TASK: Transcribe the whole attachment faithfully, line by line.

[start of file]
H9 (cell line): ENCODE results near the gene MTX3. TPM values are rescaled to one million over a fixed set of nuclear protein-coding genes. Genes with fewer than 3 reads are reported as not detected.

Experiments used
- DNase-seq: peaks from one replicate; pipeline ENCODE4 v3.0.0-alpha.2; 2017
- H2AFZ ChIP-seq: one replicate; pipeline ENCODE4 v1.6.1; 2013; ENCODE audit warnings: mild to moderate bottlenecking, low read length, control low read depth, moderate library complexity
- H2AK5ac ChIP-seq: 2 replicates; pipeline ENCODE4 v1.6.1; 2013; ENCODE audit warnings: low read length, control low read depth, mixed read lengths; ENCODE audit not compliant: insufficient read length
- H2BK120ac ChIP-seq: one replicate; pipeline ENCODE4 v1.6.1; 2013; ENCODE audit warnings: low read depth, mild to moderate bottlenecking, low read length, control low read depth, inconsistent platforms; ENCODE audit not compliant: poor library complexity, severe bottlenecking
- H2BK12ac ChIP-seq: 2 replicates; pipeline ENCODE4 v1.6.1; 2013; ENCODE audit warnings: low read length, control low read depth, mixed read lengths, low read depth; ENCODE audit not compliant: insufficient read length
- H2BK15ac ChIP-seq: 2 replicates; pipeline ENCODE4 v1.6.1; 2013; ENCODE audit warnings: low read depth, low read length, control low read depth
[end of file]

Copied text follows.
H9 (cell line): ENCODE results near the gene MTX3. TPM values are rescaled to one million over a fixed set of nuclear protein-coding genes. Genes with fewer than 3 reads are reported as not detected.

Experiments used
- DNase-seq: peaks from one replicate; pipeline ENCODE4 v3.0.0-alpha.2; 2017
- H2AFZ ChIP-seq: one replicate; pipeline ENCODE4 v1.6.1; 2013; ENCODE audit warnings: mild to moderate bottlenecking, low read length, control low read depth, moderate library complexity
- H2AK5ac ChIP-seq: 2 replicates; pipeline ENCODE4 v1.6.1; 2013; ENCODE audit warnings: low read length, control low read depth, mixed read lengths; ENCODE audit not compliant: insufficient read length
- H2BK120ac ChIP-seq: one replicate; pipeline ENCODE4 v1.6.1; 2013; ENCODE audit warnings: low read depth, mild to moderate bottlenecking, low read length, control low read depth, inconsistent platforms; ENCODE audit not compliant: poor library complexity, severe bottlenecking
- H2BK12ac ChIP-seq: 2 replicates; pipeline ENCODE4 v1.6.1; 2013; ENCODE audit warnings: low read length, control low read depth, mixed read lengths, low read depth; ENCODE audit not compliant: insufficient read length
- H2BK15ac ChIP-seq: 2 replicates; pipeline ENCODE4 v1.6.1; 2013; ENCODE audit warnings: low read depth, low read length, control low read depth